Thrust into battle in the jungle at 18

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Remembrance Day feature

Like with most war stories, John Knappett recalls a time when he was plunged into deplorable conditions, only made bearable by the friendships he made, their adventures, the odd morsel of good food and drink and the promise of going home.

Knappett was a soldier in the Malayan Emergency, declared by the British in 1948 in response to an uprising of Chinese communist forces rebelling against British control of the economy.

Knappett immigrated to Canada in 1957, arriving in Avening by train, he spent the next 43 years living in Creemore, marrying a local girl, Evelyn Somerville, raising a family and running a business – Knappett Welding and Repair. But his life story begins in England, where he grew up in Sutton. He walked to school, a six-mile round trip, each weekday and to church, which was beside the school, on Sundays. It was his duty to ring the church bell and pump the organ. Later, he loved hunting rabbits with his two fox terriers and all the things life in the bush had to offer.

As a teen, Knappett was working for the Air Ministry War Department as an engine driver, looking after the generator that powered the runway lights and other airfield components, when he was conscripted to the army at age 18. He was assigned an army number, which he can recite by heart, and for the next two years his life was not his own.

He was shipped off to Gloucester where he spent the next 12 weeks training, the first half was dedicated to weapons training and the second half was jungle training – going through bush and climbing mountains – in preparation for the Malaysian landscape. 

“We got a few days’ leave and then, it was on a weekend that we shipped off. We went to Liverpool and boarded the ship “Orbita” for a five-week journey to Singapore. 

They sailed past Gibraltar, where they encountered 30-foot waves. Knappett said soldiers bunked “down in the hole” and seasickness was very bad in the beginning, for him and others.

The ship stopped for provisions in Port Said, Egypt, where they were allowed to go ashore for a day, but carefully and not alone, because the area was very hostile.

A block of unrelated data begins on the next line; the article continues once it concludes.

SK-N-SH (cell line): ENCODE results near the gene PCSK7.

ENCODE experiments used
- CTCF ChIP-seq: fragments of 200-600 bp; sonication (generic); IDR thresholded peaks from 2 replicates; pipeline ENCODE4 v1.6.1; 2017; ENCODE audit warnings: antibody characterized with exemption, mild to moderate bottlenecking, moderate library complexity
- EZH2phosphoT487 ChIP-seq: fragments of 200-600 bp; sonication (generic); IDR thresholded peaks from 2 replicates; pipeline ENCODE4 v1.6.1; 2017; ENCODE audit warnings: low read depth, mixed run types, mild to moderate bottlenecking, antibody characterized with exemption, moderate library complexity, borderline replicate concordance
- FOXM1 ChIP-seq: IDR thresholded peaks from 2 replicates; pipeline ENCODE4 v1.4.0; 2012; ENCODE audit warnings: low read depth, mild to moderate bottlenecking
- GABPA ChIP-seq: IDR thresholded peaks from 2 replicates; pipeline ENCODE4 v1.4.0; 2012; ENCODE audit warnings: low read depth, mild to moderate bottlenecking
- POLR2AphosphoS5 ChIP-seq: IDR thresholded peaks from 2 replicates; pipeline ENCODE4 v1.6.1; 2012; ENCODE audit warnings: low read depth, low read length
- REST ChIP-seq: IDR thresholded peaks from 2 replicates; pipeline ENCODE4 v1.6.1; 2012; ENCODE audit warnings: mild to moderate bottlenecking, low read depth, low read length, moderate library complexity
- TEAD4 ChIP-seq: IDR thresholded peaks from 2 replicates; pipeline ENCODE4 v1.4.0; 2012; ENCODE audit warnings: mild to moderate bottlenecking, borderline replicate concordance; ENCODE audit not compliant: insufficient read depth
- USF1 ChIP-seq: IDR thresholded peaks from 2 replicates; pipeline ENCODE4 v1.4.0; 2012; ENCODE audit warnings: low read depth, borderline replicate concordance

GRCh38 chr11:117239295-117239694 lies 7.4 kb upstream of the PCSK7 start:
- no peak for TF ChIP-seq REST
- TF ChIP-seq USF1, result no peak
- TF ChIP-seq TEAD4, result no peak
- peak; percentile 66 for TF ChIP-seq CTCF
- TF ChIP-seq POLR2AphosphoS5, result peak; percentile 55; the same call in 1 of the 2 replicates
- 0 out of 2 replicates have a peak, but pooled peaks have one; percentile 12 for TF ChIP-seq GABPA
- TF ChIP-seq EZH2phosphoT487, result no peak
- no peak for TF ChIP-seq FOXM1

They went through the Suez Canal to the Red Sea and on to Malaysia via the Malacca Strait. 

Knappet remembers being fed very basic rations during the trip but with the ship docked at Columbo, Sri Lanka the crew was served a special feast for Christmas 1949. The Orbita was the only troop ship on the high seas that Christmas and they were served a special breakfast, lunch and a turkey dinner, with “a pint of good ale, the true and proper drink for a soldier”.

After six more weeks of training, soldiers were put into platoons, which made up companies. Knappett was with the Suffolk Regiment. 

Their mission was grueling. They would spend up to three weeks at a time patrolling the jungle for the enemy – guerrilla soldiers with the Malayan National Liberation Army, who had been trained by the British and armed with weapons they used to fight the Japanese during the Second World War. 

Led by a man from Bornio, they tracked the enemy through the jungle and would engage in gunfight when they found them. 

A machine gunner led the group and each man in behind had a rifle. Knappett said he was a good shot; at 200 yards he could hit a two-inch circle. They were paid by their accuracy, but still the pay was dismal.

If they were out in the jungle for too long they would have supplies brought in by plane. A little bit of rum, delivered in large cans, before bedtime was a welcome treat, an improvement over the bread with weevils baked into it.

At one point Knappett got pleurisy and was so sick that he couldn’t walk. They couldn’t get a helicopter to him so he had to be carried out of the jungle on a stretcher. He was taken to hospital in Kuala Lumpur, where he met Lord Louis Mountbatten, who was touring the facility. He doesn’t know how long he spent in hospital but when he was discharged he was sent back into service.

Knappett said he became very close with everyone in his company and the officers treated them as equals. He had a camera with him and has a sizeable collection of photos of the landscape, the soldiers’ camp, and his friends.

Knappett has been asked to be the first one to ring the bells at St. Luke’s Anglican Church for the Legion’s Bells for Peace initiative at dusk on Nov. 11, to mark the 100th anniversary of the First World War armistice.

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